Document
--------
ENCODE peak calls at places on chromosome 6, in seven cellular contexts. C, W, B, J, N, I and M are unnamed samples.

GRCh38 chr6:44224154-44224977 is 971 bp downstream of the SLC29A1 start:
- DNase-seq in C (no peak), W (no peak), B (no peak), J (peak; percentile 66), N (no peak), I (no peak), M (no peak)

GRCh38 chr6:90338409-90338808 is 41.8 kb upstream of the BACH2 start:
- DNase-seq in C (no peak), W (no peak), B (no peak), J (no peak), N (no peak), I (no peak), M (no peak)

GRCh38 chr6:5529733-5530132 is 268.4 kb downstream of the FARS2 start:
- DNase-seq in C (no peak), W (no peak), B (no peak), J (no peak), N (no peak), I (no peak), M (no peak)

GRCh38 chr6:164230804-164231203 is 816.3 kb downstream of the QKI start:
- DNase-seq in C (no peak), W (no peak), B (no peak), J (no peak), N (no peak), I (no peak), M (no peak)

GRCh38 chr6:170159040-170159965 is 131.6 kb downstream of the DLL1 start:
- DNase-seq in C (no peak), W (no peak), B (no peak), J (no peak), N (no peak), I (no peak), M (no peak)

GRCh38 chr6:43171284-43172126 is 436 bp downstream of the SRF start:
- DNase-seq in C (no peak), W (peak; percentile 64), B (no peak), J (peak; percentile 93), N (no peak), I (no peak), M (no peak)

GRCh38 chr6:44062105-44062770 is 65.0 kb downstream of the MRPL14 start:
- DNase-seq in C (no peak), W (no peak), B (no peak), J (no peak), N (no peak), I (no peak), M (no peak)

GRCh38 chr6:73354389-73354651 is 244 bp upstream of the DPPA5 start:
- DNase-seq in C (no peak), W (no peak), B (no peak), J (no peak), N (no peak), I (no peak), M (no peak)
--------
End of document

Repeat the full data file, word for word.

ENCODE peak calls at places on chromosome 6, in seven cellular contexts. C, W, B, J, N, I and M are unnamed samples.

GRCh38 chr6:44224154-44224977 is 971 bp downstream of the SLC29A1 start:
- DNase-seq in C (no peak), W (no peak), B (no peak), J (peak; percentile 66), N (no peak), I (no peak), M (no peak)

GRCh38 chr6:90338409-90338808 is 41.8 kb upstream of the BACH2 start:
- DNase-seq in C (no peak), W (no peak), B (no peak), J (no peak), N (no peak), I (no peak), M (no peak)

GRCh38 chr6:5529733-5530132 is 268.4 kb downstream of the FARS2 start:
- DNase-seq in C (no peak), W (no peak), B (no peak), J (no peak), N (no peak), I (no peak), M (no peak)

GRCh38 chr6:164230804-164231203 is 816.3 kb downstream of the QKI start:
- DNase-seq in C (no peak), W (no peak), B (no peak), J (no peak), N (no peak), I (no peak), M (no peak)

GRCh38 chr6:170159040-170159965 is 131.6 kb downstream of the DLL1 start:
- DNase-seq in C (no peak), W (no peak), B (no peak), J (no peak), N (no peak), I (no peak), M (no peak)

GRCh38 chr6:43171284-43172126 is 436 bp downstream of the SRF start:
- DNase-seq in C (no peak), W (peak; percentile 64), B (no peak), J (peak; percentile 93), N (no peak), I (no peak), M (no peak)

GRCh38 chr6:44062105-44062770 is 65.0 kb downstream of the MRPL14 start:
- DNase-seq in C (no peak), W (no peak), B (no peak), J (no peak), N (no peak), I (no peak), M (no peak)

GRCh38 chr6:73354389-73354651 is 244 bp upstream of the DPPA5 start:
- DNase-seq in C (no peak), W (no peak), B (no peak), J (no peak), N (no peak), I (no peak), M (no peak)